January 26, 27 2016 FOMC Meeting
In a Nutshell:
“Fed to Markets: It’s the economy, all of it, not just part of it and it’s not the financial markets.”
Fed funds rate range maintained at 0.25% and 0.50%
Yes, even Central Bankers can learn their lessons. In September, the Fed seemingly backed off starting to raise rates because of financial and emerging market issues. The FOMC was blasted for taking its eye off the ball and the criticisms were well founded. Well, message received, though this time around, the financial markets were begging for the Fed to backpedal as rapidly as possible.
The statement released kept rates stable, which no one thought was on the table anyway. But what people debated was whether the chaos in the financial markets and the uncertainty surrounding the Chinese economy would cause the FOMC to signal that a rate hike in March was off the table. In no way was that signal sent and I assume from the negative reaction in the markets, that message was received.
The statement was generally positive about the consumer, business investment and the labor market. Members continued to be concerned about inflation being below target but still believe it will “rise to 2 percent over the medium term as the transitory effects of declines in energy and import prices dissipate and the labor market strengthens further.” As for the rest of the world, it was not surprising that the “Committee is closely monitoring global economic and financial developments and is assessing their implications for the labor market and inflation, and for the balance of risks to the outlook.” That is, it’s a concern, but not yet a major concern.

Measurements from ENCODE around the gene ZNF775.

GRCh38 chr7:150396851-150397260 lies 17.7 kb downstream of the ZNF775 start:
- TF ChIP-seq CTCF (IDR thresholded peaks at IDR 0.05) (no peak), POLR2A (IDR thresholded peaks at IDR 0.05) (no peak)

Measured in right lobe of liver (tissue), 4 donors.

As for future policy, about the only thing that may dissuade the members from raising rates at one of the next two meetings is a decline in inflation expectations. Inflation has been the dividing line in the discussions and though everyone voted for the statement, a deterioration in the medium term inflation outlook, which is not expected, could slow the pace of rate hikes.
To sum up, the Fed didn’t tell the markets that if they behave badly the Fed will come to the rescue. I have consistently said I expect the next rate hike to be in March and I am standing by that forecast. Nothing in Wednesday’s statement argues against that possibility.
(The next FOMC meeting is March 15-16, 2016.)
Joel L. Naroff
is the president and founder of Naroff Economic Advisors, a strategic economic consulting firm. To read more of his blogs, CLICK HERE NOW.
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